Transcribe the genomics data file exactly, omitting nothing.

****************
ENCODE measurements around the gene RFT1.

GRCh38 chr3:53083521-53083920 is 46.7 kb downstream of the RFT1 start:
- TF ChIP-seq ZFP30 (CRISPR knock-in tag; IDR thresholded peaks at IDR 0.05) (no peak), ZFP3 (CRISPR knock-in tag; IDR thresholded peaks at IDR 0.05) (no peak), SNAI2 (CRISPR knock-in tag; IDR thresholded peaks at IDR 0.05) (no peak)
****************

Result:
ENCODE measurements around the gene RFT1.

GRCh38 chr3:53083521-53083920 is 46.7 kb downstream of the RFT1 start:
- TF ChIP-seq ZFP30 (CRISPR knock-in tag; IDR thresholded peaks at IDR 0.05) (no peak), ZFP3 (CRISPR knock-in tag; IDR thresholded peaks at IDR 0.05) (no peak), SNAI2 (CRISPR knock-in tag; IDR thresholded peaks at IDR 0.05) (no peak)